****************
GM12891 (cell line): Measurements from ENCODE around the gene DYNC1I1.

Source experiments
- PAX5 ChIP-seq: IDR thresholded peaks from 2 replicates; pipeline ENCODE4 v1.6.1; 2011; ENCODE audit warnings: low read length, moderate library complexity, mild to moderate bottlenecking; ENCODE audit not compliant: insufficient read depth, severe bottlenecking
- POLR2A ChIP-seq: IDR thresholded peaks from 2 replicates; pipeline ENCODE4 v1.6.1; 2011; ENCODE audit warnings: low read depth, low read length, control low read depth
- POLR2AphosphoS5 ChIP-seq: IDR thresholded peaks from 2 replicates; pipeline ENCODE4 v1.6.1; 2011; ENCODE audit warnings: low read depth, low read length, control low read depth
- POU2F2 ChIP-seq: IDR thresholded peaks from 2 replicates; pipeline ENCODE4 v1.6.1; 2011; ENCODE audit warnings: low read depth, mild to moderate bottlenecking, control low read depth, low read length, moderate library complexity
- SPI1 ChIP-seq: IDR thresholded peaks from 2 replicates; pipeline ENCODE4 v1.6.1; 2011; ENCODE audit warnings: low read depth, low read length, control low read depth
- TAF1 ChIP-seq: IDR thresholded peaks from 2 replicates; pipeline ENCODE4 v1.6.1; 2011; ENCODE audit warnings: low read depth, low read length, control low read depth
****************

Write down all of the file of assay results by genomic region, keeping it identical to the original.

GM12891 (cell line): Measurements from ENCODE around the gene DYNC1I1.

Source experiments
- PAX5 ChIP-seq: IDR thresholded peaks from 2 replicates; pipeline ENCODE4 v1.6.1; 2011; ENCODE audit warnings: low read length, moderate library complexity, mild to moderate bottlenecking; ENCODE audit not compliant: insufficient read depth, severe bottlenecking
- POLR2A ChIP-seq: IDR thresholded peaks from 2 replicates; pipeline ENCODE4 v1.6.1; 2011; ENCODE audit warnings: low read depth, low read length, control low read depth
- POLR2AphosphoS5 ChIP-seq: IDR thresholded peaks from 2 replicates; pipeline ENCODE4 v1.6.1; 2011; ENCODE audit warnings: low read depth, low read length, control low read depth
- POU2F2 ChIP-seq: IDR thresholded peaks from 2 replicates; pipeline ENCODE4 v1.6.1; 2011; ENCODE audit warnings: low read depth, mild to moderate bottlenecking, control low read depth, low read length, moderate library complexity
- SPI1 ChIP-seq: IDR thresholded peaks from 2 replicates; pipeline ENCODE4 v1.6.1; 2011; ENCODE audit warnings: low read depth, low read length, control low read depth
- TAF1 ChIP-seq: IDR thresholded peaks from 2 replicates; pipeline ENCODE4 v1.6.1; 2011; ENCODE audit warnings: low read depth, low read length, control low read depth